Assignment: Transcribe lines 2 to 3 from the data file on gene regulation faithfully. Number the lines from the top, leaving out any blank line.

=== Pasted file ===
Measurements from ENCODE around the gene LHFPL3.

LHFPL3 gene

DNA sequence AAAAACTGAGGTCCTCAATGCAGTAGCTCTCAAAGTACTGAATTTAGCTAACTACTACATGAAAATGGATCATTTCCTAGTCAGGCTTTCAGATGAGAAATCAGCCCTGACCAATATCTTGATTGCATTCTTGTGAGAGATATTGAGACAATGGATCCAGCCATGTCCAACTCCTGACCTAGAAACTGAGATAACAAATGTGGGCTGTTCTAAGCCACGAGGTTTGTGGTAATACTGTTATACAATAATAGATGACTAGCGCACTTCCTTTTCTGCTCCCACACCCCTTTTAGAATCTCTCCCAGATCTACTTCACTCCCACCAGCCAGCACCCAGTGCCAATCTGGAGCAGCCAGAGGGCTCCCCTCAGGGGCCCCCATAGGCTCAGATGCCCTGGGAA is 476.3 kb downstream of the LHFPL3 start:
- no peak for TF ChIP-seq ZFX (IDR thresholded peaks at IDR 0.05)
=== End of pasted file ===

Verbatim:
LHFPL3 gene

DNA sequence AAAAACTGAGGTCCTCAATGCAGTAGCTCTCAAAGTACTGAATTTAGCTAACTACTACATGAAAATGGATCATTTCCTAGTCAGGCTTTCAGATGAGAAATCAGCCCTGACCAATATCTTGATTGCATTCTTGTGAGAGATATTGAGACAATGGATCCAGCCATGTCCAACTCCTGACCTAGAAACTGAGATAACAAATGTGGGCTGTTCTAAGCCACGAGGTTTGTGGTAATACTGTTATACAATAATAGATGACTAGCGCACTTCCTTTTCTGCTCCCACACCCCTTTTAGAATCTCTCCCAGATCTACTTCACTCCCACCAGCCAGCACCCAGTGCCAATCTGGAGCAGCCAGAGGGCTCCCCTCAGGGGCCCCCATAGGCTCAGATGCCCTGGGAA is 476.3 kb downstream of the LHFPL3 start: